First of all, you may notice that Iceland’s climate is friendlier than you would expected for its latitude. Thanks to some warm ocean currents around the island, temperatures in winter, from mid-October to mid-April, are milder than in Central and Northern Europe.
When choosing the right pieces of clothing, the first thing you should do is check the average weather conditions for the time of year that you’re planning to visit Iceland. Of course, no one can tell you weeks or months ahead of time exactly what the weather is going to be like, but each season has some characteristic attributions that you can prepare for.
Thanks to its describing name, most people think of Iceland as one of the coldest countries in the world but in fact, winters are much warmer than most visitors expect. Temperatures go usually between -5°C to +5°C (23 to 41 °F) in winter and 7 to 18°C (44-65 °F) in summer (June-August). The average wind speed on a normal day is 5 to 20 m/s (8 to 72km/h). Precipitation peaks in winter but the most determinant weather factor is variability.
Even in summer, you can expect blowing wind, blue skies with burning sun, short but intense showers or snow on the very same day. So the key to appropriate clothing is not to dress warm, but to dress smart.
Weather conditions on the top of a glacier don’t differ too much from the rest of the areas - at least on the outlet glaciers where the hiking tours are operated.
Dress in layers! Regardless of the season you visit Iceland, you should always dress in three (or more) layers of clothing. Each has its own particular function that shouldn’t be ignored.
The layer next to your skin is the base layer. Your underwear set should include a long-sleeved shirt and long johns, made from excellent quality, fast drying, breathable fabric. The main function of this layer is to move away moisture from your skin, keeping you dry in order to insulate well.
Mistake to avoid: do not wear cotton
Cotton absorbs moisture and doesn’t dry fast enough. It stays wet and cools your body. Be sure to choose fine wool or synthetic fabric that was specifically designed to be worn as a base layer for outdoor activities.
The main function is of the middle layer is insulation. This layer should reflect your own body heat effectively in order to keep you warm and comfortable. The required thickness depends on the season. You might need a proper duck down jacket in winter, but a long-sleeved fleece sweater can be enough in summer. For bottom options, wear insulated hiking pants in winter and simple soft shell pants in summer.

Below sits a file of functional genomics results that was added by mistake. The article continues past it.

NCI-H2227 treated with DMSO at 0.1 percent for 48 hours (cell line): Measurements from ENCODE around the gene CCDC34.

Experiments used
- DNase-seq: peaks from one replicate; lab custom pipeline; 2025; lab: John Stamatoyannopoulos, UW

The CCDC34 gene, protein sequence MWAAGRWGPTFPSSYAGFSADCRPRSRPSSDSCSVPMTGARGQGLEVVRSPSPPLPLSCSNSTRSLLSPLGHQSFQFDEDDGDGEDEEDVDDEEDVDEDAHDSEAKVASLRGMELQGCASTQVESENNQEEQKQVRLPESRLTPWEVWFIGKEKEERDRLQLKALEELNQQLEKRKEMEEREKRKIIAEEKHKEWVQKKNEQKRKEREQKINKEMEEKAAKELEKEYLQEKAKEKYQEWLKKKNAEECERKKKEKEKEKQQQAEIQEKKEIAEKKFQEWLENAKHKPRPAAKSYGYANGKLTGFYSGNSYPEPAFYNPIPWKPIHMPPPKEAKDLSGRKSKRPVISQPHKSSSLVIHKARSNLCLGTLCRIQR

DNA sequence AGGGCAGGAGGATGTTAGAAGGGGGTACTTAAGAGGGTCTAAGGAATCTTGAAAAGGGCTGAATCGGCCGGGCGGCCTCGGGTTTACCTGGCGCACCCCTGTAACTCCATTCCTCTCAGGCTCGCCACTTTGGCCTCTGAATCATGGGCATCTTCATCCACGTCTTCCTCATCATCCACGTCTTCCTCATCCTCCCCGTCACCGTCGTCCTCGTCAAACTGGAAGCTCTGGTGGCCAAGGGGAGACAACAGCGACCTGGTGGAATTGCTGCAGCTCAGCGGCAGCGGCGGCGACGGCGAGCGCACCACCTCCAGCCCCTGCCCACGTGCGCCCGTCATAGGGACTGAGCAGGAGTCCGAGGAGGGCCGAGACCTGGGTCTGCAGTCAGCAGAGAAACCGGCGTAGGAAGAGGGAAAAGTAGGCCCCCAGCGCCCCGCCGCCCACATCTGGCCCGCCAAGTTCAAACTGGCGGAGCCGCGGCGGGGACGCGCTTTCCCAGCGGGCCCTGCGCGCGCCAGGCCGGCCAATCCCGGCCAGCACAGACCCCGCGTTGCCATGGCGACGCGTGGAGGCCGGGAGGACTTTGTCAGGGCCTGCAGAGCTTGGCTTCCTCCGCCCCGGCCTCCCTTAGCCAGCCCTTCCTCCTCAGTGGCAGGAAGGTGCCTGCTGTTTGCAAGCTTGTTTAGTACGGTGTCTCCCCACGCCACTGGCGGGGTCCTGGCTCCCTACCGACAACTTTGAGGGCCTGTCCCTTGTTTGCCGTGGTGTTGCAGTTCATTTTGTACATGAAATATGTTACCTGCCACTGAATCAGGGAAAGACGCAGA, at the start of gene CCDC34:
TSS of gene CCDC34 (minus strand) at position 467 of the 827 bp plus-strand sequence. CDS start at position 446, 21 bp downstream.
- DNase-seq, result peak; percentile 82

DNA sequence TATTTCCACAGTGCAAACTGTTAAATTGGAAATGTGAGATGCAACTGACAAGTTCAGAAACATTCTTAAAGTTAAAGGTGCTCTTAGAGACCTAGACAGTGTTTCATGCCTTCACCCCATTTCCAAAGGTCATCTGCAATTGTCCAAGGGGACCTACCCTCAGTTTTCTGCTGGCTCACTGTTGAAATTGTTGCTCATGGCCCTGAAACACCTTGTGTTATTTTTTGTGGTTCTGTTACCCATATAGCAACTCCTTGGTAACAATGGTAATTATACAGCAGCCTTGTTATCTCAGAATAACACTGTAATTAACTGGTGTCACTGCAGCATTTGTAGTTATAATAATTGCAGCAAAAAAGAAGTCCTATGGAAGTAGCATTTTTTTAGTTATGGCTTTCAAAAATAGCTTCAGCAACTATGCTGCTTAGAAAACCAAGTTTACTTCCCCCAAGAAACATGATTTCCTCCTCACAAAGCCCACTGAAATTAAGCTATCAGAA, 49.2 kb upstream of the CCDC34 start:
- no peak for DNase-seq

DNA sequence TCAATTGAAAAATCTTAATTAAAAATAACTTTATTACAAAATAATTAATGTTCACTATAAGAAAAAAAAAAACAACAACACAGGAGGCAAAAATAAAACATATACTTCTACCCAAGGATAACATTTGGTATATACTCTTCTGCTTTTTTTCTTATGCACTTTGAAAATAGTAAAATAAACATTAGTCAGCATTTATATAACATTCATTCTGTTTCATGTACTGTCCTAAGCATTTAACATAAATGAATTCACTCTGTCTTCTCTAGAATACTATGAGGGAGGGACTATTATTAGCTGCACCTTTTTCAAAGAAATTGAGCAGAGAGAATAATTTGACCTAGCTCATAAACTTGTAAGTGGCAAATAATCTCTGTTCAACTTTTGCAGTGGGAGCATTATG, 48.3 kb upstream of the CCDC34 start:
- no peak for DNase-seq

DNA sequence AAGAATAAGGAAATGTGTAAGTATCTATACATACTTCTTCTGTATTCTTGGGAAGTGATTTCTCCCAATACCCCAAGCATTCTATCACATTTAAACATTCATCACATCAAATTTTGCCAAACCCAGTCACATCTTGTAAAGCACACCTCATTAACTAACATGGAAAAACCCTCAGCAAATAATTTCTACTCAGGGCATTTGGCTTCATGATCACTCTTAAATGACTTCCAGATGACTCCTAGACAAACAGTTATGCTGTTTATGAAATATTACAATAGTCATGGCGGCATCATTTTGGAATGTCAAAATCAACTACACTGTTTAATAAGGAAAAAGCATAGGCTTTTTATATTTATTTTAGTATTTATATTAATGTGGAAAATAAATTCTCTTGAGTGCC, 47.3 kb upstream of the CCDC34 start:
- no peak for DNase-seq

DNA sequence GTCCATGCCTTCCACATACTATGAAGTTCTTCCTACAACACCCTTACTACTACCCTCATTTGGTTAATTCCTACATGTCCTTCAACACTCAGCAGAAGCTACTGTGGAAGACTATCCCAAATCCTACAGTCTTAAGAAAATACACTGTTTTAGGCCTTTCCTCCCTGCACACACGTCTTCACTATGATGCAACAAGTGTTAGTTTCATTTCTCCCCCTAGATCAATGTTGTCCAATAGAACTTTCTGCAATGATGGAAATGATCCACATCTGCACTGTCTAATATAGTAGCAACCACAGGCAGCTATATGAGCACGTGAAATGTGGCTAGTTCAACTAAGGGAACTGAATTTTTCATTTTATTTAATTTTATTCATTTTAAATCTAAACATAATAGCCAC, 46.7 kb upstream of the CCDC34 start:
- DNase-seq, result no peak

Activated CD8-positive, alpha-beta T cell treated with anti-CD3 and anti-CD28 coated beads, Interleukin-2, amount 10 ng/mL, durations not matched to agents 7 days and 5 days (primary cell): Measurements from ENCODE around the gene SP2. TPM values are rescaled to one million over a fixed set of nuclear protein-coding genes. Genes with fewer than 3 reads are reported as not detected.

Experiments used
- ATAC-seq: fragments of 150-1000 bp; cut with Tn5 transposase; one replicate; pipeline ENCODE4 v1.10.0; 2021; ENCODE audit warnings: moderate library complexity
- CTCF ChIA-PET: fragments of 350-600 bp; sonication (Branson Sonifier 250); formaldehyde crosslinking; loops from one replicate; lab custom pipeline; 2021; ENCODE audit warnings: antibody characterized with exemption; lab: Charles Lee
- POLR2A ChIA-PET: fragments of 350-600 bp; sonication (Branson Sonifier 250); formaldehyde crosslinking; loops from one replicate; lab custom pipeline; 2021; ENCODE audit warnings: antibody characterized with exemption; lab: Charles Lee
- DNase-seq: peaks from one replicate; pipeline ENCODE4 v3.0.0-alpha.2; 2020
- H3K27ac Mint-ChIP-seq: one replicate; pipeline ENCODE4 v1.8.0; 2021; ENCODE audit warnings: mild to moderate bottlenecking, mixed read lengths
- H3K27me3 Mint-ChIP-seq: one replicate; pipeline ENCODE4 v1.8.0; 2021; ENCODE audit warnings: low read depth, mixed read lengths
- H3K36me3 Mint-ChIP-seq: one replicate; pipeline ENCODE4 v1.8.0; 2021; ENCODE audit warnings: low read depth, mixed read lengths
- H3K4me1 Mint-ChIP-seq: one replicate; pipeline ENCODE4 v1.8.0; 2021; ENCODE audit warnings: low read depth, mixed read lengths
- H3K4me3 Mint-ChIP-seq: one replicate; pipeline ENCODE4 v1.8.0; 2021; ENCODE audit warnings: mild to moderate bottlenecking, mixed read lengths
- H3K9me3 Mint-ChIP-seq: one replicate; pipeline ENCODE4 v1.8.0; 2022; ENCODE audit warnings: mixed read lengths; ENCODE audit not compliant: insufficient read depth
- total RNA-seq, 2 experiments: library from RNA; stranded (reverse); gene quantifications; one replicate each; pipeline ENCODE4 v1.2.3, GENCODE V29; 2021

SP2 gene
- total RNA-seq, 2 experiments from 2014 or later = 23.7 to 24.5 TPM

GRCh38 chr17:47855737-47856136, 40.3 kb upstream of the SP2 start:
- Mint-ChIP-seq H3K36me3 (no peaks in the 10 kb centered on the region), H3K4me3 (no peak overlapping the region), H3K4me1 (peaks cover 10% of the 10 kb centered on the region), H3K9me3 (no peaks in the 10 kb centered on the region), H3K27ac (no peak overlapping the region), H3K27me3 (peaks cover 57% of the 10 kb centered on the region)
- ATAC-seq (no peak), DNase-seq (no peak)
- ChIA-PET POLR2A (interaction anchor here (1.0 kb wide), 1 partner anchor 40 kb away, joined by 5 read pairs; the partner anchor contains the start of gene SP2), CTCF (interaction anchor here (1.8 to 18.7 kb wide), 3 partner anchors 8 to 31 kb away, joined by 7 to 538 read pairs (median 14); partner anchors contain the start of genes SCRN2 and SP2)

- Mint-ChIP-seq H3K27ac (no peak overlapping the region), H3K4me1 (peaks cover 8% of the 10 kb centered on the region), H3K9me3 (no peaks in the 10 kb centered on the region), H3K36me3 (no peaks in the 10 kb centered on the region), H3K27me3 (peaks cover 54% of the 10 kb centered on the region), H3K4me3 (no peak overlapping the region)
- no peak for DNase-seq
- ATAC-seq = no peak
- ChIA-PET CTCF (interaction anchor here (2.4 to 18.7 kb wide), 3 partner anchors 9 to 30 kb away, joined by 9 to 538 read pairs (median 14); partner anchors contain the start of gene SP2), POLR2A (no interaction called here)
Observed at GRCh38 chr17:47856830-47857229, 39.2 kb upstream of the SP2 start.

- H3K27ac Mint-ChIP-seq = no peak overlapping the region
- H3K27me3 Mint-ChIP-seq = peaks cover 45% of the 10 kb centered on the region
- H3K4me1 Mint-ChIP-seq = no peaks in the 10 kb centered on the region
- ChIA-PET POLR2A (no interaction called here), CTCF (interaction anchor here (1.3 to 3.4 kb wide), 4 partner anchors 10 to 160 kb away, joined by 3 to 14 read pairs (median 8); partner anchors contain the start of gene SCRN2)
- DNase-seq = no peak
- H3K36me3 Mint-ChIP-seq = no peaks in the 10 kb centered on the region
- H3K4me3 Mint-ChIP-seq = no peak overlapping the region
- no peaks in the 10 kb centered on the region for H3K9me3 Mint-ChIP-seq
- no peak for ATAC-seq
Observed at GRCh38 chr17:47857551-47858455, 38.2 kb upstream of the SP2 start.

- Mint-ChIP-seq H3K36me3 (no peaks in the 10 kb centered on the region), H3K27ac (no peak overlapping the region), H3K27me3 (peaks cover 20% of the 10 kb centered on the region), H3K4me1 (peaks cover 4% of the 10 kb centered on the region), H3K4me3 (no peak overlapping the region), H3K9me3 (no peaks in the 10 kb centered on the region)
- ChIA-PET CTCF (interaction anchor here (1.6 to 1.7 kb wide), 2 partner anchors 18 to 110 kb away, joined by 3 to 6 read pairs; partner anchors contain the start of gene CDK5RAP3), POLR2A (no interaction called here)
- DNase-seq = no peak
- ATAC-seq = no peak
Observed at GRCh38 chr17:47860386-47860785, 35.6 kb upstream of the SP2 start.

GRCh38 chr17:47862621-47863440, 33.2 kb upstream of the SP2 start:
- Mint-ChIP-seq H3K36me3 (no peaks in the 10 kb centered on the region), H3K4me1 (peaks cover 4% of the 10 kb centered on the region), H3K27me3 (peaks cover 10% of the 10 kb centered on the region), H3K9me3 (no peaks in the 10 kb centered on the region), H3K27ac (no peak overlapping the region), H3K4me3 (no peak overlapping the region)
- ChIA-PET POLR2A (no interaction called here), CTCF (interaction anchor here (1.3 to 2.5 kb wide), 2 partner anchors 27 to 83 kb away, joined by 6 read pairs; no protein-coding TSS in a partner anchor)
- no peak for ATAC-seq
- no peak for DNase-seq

Mistake to avoid: do not wear overly heavy clothing
Wearing heavy, rough pieces will make you sweat and feel uncomfortable. The perfect middle layer is lightweight and breathable. Fleece, fine wool and duck down are the best materials for this purpose.
The outer layer protects you from wind and rain. Keep this in mind - your insulating layer is worthless if it gets wet and fleece or down fabric cannot shield you against the wind either. Your shell coat and trousers should provide water and wind protection. Glacier tours don’t stop operating in rain, since it is very common in Iceland. So you should be always prepared for it.
Mistake to avoid: do not wear a plastic raincoat
Make sure you choose breathable fabric. A plastic raincoat may protect you from the rain but it retains inner body moisture as well, resulting in the first two layers becoming moist.
Crampons are provided by the tour operator but steady, broken-in, waterproof hiking boots are necessary to have with you. If you don’t have it, don’t worry. In many cases, rental of hiking boots is offered during the booking process. This is an option here at Glacier Guides.
In winter you will need a cap or ski balaclava and a buff, neck gaiter or a scarf. Again, choose a warm but lightweight fleece or wool piece that insulates well while keeping you dry.
Gloves are extremely important. You will carry an ice axe during the glacier hiking tour therefore, gloves are absolutely essential even in summer.
Walking on the bright, white ice field, you will probably need sunglasses, especially in summer. Sunshine can be especially sharp at this altitude.
It is a good idea to have a small, light daypack with you, packed with some high energy snacks and water and to have some space to put your outer layer in warm, mild weather and of course a camera!